52120863769_33271458b6_b.jpg

 

51316890919_d7d6f8a013_b.jpg

 

53082605513_d9032af78b_b.jpg

 

Very best,


Edited by MalVeauX, 02 March 2024 - 10:15 AM.

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#4 Terra Nova

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Posted 02 March 2024 - 10:15 AM

I’m seventy four and sold my house a year ago and moved into a condo to make my life easier and more manageable. In the process, I have gone through a major downsizing of my equipment, this includes several heavy German equatorial mounts, and my telescopes with an aperture of greater than 4 inches. I still love to observe but everything I have now needs to be easily carried as my observing is confined now to either my 5’x12’ balcony, my building’s rooftop patio, or down the hall of my floor to the elevator and down to our parking garage and my vehicle for offsite viewing. I love to do regular solar observations, weather permitting, and especially now that the Sun has finally and once again gotten so active. To this end, I wanted a very quick and easy setup. I recently purchased a TV60 for quick and easy white-light observations. I was using it just the other day. The tripod and Wimberley gimble mount weighs around 10 pounds max. The counterweight for added stability is 4 pounds. The telescope is five pounds or less and the Baader filter around two ounces.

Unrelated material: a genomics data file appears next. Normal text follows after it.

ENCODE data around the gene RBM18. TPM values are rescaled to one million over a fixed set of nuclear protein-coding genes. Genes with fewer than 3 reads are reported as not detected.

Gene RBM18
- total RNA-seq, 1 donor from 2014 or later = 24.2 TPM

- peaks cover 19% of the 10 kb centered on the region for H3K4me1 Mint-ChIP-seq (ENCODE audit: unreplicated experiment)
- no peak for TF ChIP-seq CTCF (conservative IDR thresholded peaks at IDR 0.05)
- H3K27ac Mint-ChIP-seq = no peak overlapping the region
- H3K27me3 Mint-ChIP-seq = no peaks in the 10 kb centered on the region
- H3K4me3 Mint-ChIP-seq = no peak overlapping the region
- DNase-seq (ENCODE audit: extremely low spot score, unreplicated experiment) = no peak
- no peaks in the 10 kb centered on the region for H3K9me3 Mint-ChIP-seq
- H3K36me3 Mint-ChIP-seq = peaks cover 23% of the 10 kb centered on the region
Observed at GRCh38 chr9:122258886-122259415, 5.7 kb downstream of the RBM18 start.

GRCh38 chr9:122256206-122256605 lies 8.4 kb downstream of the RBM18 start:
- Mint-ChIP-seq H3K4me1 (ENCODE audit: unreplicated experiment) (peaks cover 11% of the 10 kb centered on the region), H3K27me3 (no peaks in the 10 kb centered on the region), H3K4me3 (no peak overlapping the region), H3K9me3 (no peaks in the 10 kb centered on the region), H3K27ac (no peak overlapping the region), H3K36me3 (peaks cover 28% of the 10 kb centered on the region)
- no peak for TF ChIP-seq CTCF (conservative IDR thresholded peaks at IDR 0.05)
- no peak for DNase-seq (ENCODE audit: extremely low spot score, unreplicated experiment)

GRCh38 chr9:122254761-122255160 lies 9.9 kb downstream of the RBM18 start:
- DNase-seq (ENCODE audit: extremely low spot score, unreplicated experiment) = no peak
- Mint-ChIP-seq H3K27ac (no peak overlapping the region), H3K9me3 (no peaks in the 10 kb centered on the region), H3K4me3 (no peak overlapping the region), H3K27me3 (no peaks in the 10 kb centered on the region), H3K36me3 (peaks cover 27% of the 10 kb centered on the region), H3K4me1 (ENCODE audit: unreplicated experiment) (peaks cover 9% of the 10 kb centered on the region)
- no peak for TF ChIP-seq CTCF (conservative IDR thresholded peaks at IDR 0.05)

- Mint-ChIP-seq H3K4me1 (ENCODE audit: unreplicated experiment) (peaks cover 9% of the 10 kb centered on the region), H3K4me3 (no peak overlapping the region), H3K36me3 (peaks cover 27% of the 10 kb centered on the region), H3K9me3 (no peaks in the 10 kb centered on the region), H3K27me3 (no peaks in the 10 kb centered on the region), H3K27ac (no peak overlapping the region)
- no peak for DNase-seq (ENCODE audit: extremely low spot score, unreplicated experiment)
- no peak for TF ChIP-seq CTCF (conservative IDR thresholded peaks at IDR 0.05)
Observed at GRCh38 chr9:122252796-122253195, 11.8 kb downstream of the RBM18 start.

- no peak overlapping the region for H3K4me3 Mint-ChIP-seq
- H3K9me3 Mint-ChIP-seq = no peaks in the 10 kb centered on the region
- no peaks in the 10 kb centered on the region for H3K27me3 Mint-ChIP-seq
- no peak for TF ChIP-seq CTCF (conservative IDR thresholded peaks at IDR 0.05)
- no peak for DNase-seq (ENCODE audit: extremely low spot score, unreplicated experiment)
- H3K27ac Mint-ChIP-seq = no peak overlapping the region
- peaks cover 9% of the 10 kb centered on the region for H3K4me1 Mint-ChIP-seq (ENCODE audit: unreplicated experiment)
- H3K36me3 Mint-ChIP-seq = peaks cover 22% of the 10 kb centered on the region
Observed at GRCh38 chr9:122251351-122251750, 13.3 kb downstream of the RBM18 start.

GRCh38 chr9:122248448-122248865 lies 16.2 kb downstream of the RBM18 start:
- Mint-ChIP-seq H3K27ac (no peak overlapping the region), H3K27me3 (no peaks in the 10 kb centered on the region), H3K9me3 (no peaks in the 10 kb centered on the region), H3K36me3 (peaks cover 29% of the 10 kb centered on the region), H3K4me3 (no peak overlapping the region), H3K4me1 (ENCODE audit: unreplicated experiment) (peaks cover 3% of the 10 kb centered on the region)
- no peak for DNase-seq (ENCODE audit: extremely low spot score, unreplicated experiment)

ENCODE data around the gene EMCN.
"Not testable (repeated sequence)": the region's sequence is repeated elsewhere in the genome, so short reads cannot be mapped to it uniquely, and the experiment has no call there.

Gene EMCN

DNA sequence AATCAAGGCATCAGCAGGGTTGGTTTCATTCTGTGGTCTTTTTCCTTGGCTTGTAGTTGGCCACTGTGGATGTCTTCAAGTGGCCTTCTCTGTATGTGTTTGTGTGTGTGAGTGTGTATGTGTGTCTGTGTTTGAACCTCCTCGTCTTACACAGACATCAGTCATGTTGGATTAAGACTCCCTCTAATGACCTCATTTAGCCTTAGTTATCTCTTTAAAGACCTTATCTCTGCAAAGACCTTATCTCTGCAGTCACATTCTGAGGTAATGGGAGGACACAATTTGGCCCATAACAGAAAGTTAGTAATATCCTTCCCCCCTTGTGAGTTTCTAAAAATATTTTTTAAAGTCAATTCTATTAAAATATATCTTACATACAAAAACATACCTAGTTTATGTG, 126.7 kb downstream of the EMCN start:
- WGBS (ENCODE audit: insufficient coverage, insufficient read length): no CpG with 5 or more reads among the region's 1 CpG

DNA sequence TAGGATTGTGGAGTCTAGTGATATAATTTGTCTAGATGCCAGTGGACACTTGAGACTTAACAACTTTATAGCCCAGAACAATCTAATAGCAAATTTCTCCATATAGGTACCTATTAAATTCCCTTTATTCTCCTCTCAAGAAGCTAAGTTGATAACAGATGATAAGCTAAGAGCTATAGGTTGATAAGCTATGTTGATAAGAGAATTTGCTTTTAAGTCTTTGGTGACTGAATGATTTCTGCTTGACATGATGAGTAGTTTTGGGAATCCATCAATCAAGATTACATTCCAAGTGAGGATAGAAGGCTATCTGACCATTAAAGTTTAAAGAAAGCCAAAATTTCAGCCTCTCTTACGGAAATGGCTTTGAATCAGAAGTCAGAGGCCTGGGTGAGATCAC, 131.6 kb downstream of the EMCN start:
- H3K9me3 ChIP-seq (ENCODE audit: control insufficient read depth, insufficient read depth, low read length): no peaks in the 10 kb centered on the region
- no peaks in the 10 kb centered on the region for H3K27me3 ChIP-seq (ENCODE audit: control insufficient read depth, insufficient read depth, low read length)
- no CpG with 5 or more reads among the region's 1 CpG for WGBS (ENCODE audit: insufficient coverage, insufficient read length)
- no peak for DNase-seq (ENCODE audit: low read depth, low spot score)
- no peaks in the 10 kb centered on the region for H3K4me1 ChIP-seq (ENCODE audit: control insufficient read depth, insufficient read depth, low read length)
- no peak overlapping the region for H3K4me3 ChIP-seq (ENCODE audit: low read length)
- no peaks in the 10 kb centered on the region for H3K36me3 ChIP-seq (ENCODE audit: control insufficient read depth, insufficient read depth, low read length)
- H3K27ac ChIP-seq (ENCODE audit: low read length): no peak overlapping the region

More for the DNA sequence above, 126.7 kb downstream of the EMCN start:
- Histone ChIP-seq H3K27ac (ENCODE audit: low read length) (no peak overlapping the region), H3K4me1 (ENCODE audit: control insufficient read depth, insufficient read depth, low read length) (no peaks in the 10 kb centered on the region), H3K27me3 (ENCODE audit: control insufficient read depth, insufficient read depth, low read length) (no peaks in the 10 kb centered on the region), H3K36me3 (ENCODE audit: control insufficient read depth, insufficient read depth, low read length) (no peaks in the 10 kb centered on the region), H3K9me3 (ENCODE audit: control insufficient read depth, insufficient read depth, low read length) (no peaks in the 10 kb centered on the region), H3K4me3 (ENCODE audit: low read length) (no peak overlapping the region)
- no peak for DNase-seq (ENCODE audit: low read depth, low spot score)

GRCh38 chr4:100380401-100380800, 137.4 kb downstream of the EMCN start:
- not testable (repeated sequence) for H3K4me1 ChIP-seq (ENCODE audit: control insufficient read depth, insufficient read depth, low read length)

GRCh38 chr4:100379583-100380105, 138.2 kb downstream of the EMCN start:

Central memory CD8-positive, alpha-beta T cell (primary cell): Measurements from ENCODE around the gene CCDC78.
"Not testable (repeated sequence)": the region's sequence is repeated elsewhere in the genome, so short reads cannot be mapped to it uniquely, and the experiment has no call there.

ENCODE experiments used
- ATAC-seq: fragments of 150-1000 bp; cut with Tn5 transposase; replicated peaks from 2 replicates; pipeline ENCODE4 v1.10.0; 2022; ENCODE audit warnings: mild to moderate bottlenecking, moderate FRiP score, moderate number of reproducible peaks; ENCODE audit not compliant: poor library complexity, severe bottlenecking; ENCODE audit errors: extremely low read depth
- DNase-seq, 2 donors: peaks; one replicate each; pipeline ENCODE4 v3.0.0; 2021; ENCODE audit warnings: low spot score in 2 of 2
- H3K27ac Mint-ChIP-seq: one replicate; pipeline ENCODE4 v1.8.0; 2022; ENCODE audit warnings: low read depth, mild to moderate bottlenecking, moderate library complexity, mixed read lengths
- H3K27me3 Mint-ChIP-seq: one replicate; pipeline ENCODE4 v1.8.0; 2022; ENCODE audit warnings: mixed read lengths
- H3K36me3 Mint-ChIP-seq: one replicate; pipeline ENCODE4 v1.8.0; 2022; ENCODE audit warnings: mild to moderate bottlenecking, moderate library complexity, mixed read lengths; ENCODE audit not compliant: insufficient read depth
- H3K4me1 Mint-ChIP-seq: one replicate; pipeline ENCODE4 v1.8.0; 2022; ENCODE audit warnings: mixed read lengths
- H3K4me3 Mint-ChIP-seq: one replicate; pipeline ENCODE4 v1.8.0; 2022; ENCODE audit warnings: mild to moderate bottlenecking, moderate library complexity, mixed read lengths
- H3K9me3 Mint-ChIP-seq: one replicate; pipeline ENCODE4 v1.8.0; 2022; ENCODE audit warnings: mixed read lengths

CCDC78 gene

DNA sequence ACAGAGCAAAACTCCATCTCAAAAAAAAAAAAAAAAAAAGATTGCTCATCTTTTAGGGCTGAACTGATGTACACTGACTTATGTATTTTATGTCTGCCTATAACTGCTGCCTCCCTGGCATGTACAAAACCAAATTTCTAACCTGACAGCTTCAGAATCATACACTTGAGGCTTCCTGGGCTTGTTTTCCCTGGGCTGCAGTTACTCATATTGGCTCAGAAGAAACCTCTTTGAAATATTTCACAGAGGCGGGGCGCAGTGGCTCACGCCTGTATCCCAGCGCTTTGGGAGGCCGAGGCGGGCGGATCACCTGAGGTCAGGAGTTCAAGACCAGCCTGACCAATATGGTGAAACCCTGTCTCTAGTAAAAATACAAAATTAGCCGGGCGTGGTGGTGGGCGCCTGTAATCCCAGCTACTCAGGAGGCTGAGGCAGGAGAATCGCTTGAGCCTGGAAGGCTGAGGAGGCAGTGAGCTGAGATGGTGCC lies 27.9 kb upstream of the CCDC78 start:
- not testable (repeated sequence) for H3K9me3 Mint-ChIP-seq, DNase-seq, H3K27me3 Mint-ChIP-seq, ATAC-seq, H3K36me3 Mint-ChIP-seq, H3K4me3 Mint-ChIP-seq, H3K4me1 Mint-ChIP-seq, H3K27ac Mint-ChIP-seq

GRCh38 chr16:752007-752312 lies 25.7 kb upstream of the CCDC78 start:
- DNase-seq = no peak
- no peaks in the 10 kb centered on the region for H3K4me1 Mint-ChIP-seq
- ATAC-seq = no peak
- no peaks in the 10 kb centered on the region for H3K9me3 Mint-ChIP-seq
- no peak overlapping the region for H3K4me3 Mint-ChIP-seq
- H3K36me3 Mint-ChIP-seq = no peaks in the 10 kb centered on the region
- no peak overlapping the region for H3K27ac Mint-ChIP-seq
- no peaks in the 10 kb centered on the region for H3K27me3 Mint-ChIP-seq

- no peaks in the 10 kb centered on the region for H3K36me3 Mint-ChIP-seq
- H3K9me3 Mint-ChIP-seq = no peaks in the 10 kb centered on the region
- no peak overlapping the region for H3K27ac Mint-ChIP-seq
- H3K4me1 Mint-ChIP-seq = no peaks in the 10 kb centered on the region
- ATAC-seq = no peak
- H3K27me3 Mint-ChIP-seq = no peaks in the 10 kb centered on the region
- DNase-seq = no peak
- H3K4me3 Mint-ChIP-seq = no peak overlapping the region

My Coronado SolarMax-40 H-alpha telescope* is similarly lightweight:

 

_________

*In these two pictures (this post and post #2), I’m viewing from my east-facing balcony.
 

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  • IMG_1654.jpeg

Edited by Terra Nova, 02 March 2024 - 12:37 PM.

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#5 gstrumol

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Posted 02 March 2024 - 10:33 AM

While I don't use the scopes in this configuration anymore, this might have been a good solution for you:

 

solar rig.jpg